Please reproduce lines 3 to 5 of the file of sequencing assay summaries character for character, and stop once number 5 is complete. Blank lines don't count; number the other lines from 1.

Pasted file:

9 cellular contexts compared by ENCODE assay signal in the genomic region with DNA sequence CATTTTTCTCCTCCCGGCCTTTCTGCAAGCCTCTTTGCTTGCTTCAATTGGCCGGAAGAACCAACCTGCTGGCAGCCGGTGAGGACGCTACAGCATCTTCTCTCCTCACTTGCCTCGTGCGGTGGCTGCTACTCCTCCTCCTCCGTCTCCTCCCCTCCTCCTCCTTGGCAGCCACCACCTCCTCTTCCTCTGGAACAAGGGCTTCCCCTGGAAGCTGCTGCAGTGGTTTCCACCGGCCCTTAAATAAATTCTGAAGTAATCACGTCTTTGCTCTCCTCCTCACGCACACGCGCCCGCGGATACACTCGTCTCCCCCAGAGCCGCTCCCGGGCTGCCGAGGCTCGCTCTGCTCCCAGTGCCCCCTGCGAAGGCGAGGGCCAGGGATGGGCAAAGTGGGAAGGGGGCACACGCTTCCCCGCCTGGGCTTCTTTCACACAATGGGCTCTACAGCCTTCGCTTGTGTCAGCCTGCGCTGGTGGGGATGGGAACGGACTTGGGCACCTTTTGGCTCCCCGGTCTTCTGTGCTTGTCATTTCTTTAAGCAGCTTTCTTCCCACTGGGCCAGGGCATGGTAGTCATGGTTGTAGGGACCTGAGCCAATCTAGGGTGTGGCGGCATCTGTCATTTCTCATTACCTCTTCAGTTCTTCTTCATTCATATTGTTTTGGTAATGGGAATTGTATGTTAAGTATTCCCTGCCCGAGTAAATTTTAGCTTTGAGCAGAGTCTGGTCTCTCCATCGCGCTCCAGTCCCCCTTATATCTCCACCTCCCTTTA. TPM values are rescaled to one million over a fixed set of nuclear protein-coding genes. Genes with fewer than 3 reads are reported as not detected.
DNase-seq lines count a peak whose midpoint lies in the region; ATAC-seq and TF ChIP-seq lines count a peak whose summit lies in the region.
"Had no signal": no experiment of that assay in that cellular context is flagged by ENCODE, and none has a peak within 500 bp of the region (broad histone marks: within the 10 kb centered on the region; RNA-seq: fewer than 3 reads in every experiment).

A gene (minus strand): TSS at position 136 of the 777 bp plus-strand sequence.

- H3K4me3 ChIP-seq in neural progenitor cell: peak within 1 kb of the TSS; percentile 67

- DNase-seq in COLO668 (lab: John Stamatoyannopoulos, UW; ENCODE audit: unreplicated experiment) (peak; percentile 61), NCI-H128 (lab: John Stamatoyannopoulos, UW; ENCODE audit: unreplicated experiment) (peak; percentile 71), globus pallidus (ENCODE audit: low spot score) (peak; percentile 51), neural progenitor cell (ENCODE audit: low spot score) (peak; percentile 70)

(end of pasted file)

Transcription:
"Had no signal": no experiment of that assay in that cellular context is flagged by ENCODE, and none has a peak within 500 bp of the region (broad histone marks: within the 10 kb centered on the region; RNA-seq: fewer than 3 reads in every experiment).

A gene (minus strand): TSS at position 136 of the 777 bp plus-strand sequence.

- H3K4me3 ChIP-seq in neural progenitor cell: peak within 1 kb of the TSS; percentile 67